Mr. TABER. There is another thing that I would like to have you discuss some. Here is your Division of Administrative Management, 509 in 1945, and in the base for 1946 you have 675. That means an increase of 170 in positions, and in man-years there is an increase of 113. Why do you have such a whale of an increase as that? You have better than 25 percent of your help in the overhead. It seems like that is crowding us up a little bit too much. Mr. KHEEL. Of course the increase has to do primarily with the discontinuance of the C. A. S. Mr. TABER. That did not do much anyhow, except to take up time. Mr. DEs Mond. The transfer there involves the shift over of the C. A. S. personnel to our offices throughout the country to carry on what they formerly did in the fields of finance, procurement, duplicating, and other services. We had 509 in 1945, and we have 675 positions provided for in the bese, but it is anticipated that we will use 647 positions. There is a reduction proposed there from what we are presently using. Mr. TABER. Even so, thet is an awfully big figure in comparison with the total number of employees, and an awfully big percentage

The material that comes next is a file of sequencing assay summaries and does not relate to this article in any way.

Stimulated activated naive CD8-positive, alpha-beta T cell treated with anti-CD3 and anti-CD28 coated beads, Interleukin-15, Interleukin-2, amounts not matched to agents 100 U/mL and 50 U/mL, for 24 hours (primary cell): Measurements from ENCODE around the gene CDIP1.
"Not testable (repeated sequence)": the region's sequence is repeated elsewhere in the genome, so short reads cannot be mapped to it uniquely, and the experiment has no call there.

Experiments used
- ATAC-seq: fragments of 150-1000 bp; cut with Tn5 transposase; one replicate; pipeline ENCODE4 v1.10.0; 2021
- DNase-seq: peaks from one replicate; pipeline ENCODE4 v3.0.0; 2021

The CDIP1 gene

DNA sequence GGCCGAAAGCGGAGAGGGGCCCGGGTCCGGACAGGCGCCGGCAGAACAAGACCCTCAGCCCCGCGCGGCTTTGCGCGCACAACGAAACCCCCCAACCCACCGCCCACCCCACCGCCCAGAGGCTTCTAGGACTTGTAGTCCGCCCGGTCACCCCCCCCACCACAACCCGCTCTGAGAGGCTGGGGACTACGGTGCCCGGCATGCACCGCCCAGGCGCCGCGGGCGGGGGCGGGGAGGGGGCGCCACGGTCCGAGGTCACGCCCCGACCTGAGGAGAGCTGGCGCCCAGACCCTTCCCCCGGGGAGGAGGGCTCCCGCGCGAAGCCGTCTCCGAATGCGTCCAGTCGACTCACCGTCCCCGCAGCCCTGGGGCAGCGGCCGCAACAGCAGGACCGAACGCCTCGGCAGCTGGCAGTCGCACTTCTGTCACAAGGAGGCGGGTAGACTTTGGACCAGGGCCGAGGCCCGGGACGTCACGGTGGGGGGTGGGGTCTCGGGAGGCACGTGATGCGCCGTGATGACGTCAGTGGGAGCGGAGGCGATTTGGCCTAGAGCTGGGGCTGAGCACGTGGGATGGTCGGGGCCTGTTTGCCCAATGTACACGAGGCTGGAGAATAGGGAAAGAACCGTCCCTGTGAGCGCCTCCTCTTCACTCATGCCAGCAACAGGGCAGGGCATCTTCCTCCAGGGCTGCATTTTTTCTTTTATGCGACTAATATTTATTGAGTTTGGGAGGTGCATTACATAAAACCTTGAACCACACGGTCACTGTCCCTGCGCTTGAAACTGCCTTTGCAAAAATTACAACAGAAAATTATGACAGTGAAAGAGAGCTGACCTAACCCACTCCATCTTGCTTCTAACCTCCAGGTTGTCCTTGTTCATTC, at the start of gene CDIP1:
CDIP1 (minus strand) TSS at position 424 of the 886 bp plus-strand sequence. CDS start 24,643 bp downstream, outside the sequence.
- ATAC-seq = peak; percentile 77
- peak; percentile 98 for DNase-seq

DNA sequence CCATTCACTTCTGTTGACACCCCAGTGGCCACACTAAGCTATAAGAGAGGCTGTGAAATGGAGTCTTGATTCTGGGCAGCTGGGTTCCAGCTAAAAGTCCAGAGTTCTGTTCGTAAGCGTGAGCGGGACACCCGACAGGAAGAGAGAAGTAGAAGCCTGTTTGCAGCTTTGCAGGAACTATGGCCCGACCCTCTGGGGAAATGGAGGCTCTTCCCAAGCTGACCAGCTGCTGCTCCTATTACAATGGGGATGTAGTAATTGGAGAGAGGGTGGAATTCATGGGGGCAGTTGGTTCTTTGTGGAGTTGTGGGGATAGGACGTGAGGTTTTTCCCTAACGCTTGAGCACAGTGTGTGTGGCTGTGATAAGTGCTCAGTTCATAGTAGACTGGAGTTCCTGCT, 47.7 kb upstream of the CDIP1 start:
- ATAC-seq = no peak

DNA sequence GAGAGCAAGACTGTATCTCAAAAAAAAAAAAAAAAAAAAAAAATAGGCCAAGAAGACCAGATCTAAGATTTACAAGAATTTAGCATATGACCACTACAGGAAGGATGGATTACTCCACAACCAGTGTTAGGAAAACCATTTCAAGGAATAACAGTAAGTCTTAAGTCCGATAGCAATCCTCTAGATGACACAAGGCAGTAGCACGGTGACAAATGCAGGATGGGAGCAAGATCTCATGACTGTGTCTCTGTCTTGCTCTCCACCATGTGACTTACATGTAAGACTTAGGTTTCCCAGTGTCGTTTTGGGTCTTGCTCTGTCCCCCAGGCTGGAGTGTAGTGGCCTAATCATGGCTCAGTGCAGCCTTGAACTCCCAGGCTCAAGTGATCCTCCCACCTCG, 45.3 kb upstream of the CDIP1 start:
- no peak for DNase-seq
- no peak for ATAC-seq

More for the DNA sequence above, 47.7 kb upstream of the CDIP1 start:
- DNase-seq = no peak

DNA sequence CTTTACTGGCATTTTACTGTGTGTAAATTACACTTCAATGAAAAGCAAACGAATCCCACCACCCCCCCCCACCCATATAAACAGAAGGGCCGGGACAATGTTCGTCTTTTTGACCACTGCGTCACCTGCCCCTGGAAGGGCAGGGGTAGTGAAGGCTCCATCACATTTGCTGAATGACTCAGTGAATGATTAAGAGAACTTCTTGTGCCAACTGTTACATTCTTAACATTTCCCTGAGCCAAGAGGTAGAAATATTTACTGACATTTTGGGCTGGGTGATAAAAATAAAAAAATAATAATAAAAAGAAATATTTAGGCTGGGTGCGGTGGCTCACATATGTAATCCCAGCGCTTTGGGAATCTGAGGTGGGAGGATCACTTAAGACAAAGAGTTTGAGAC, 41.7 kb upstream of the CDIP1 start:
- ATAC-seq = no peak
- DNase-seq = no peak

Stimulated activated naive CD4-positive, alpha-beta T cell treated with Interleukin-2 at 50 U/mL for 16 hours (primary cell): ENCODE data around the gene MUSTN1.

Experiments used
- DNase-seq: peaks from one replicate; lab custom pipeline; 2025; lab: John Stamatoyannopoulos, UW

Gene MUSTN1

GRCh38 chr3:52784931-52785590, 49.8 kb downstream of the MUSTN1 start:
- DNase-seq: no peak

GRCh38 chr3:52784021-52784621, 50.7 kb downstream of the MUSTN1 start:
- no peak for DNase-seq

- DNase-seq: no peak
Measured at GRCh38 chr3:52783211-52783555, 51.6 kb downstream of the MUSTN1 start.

for overhead.

Mr. DESMOND. That is true if it is considered as just relating to timekeeping and pay-roll personnel. Mr. TABER. And operating telephones, and such like? Mr. DEs Mond. Yes, sir. In addition to that, our administrative offices also are the central file section and the statistical reporting offices for the entire Board, and we feel that that is a more efficient way of using our personnel for the substentive phases of the Board program. Mr. KHEEL. It also includes stenographers in our stenographic pool. Mr. TABER. How many of them? Mr. KHEEL. They are distributed throughout the country. I think here in Washington we have approximately 25. Mr. TABER. enty-five all together? Mr. KHEEL. In the pool, from which people draw. Mr. TABER. They are given o; assignments? Mr. KHEEL. Yes. And in each of our regional offices we have a pool, a smaller number, of course, which are again assigned to the Administrative Division. That, together with the work which in reality is of substantive nature, such as case controls for disputes, wage stabilization, and legal divisions accounts for a substantial number of personnel in the Division of Administrative Management. Mr. TABER. Do you have anything more to say about why you should have such an enormous percentage of this group on the administrative roll? t

Mr. KHEEL. I would like to submit for the record, Mr. Taber, if you would care to have it, a summary of what work is performed by the Administrative Management Division.

Mr. TABER. I shall be glad to have you do that. But if you can tell us in a few words it would perhaps be a little bit better.

(The statement requested is as follows:)

Division of ADMINISTRATIVE MANAGEMENT